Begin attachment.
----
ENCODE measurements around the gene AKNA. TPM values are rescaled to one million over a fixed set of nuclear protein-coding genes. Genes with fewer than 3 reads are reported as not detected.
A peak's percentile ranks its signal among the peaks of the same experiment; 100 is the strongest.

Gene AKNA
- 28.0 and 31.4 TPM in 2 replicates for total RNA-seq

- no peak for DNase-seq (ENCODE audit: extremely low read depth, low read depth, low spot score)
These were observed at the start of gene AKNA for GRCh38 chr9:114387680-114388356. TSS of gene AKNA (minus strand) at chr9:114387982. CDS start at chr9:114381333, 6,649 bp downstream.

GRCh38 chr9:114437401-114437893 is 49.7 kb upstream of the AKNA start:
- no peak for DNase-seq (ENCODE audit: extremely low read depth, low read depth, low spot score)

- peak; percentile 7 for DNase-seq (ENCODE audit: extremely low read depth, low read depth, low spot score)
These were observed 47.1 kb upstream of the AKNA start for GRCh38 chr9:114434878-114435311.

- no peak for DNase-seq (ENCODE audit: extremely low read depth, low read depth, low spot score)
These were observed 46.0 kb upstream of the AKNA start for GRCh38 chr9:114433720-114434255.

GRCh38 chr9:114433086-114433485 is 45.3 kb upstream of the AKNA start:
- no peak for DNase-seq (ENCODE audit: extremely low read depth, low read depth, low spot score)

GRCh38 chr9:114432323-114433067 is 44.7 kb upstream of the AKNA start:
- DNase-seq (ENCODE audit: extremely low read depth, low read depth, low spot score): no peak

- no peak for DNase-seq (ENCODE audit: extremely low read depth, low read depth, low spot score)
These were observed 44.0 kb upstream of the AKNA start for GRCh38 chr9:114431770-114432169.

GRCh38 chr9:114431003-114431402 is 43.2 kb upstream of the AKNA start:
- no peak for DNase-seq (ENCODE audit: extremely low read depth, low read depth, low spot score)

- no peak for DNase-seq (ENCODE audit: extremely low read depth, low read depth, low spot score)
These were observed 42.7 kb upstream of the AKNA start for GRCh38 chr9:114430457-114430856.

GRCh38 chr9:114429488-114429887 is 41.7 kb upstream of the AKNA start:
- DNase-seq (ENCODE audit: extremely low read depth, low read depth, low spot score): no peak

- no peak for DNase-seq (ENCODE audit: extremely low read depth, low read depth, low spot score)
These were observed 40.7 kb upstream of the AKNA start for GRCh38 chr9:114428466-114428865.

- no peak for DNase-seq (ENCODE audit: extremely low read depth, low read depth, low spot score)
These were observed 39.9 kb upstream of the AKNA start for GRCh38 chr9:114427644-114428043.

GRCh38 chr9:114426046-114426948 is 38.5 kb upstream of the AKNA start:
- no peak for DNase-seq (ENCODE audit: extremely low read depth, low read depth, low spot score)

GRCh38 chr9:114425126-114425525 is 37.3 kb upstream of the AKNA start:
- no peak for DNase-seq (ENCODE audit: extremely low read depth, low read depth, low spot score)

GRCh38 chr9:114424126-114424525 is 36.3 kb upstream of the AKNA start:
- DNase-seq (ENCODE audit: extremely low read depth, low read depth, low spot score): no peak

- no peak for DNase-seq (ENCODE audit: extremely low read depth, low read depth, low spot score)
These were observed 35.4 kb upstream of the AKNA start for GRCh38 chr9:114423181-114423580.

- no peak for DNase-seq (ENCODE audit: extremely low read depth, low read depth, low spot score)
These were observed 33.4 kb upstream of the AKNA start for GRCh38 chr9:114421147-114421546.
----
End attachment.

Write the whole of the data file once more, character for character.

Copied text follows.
ENCODE measurements around the gene AKNA. TPM values are rescaled to one million over a fixed set of nuclear protein-coding genes. Genes with fewer than 3 reads are reported as not detected.
A peak's percentile ranks its signal among the peaks of the same experiment; 100 is the strongest.

Gene AKNA
- 28.0 and 31.4 TPM in 2 replicates for total RNA-seq

- no peak for DNase-seq (ENCODE audit: extremely low read depth, low read depth, low spot score)
These were observed at the start of gene AKNA for GRCh38 chr9:114387680-114388356. TSS of gene AKNA (minus strand) at chr9:114387982. CDS start at chr9:114381333, 6,649 bp downstream.

GRCh38 chr9:114437401-114437893 is 49.7 kb upstream of the AKNA start:
- no peak for DNase-seq (ENCODE audit: extremely low read depth, low read depth, low spot score)

- peak; percentile 7 for DNase-seq (ENCODE audit: extremely low read depth, low read depth, low spot score)
These were observed 47.1 kb upstream of the AKNA start for GRCh38 chr9:114434878-114435311.

- no peak for DNase-seq (ENCODE audit: extremely low read depth, low read depth, low spot score)
These were observed 46.0 kb upstream of the AKNA start for GRCh38 chr9:114433720-114434255.

GRCh38 chr9:114433086-114433485 is 45.3 kb upstream of the AKNA start:
- no peak for DNase-seq (ENCODE audit: extremely low read depth, low read depth, low spot score)

GRCh38 chr9:114432323-114433067 is 44.7 kb upstream of the AKNA start:
- DNase-seq (ENCODE audit: extremely low read depth, low read depth, low spot score): no peak

- no peak for DNase-seq (ENCODE audit: extremely low read depth, low read depth, low spot score)
These were observed 44.0 kb upstream of the AKNA start for GRCh38 chr9:114431770-114432169.

GRCh38 chr9:114431003-114431402 is 43.2 kb upstream of the AKNA start:
- no peak for DNase-seq (ENCODE audit: extremely low read depth, low read depth, low spot score)

- no peak for DNase-seq (ENCODE audit: extremely low read depth, low read depth, low spot score)
These were observed 42.7 kb upstream of the AKNA start for GRCh38 chr9:114430457-114430856.

GRCh38 chr9:114429488-114429887 is 41.7 kb upstream of the AKNA start:
- DNase-seq (ENCODE audit: extremely low read depth, low read depth, low spot score): no peak

- no peak for DNase-seq (ENCODE audit: extremely low read depth, low read depth, low spot score)
These were observed 40.7 kb upstream of the AKNA start for GRCh38 chr9:114428466-114428865.

- no peak for DNase-seq (ENCODE audit: extremely low read depth, low read depth, low spot score)
These were observed 39.9 kb upstream of the AKNA start for GRCh38 chr9:114427644-114428043.

GRCh38 chr9:114426046-114426948 is 38.5 kb upstream of the AKNA start:
- no peak for DNase-seq (ENCODE audit: extremely low read depth, low read depth, low spot score)

GRCh38 chr9:114425126-114425525 is 37.3 kb upstream of the AKNA start:
- no peak for DNase-seq (ENCODE audit: extremely low read depth, low read depth, low spot score)

GRCh38 chr9:114424126-114424525 is 36.3 kb upstream of the AKNA start:
- DNase-seq (ENCODE audit: extremely low read depth, low read depth, low spot score): no peak

- no peak for DNase-seq (ENCODE audit: extremely low read depth, low read depth, low spot score)
These were observed 35.4 kb upstream of the AKNA start for GRCh38 chr9:114423181-114423580.

- no peak for DNase-seq (ENCODE audit: extremely low read depth, low read depth, low spot score)
These were observed 33.4 kb upstream of the AKNA start for GRCh38 chr9:114421147-114421546.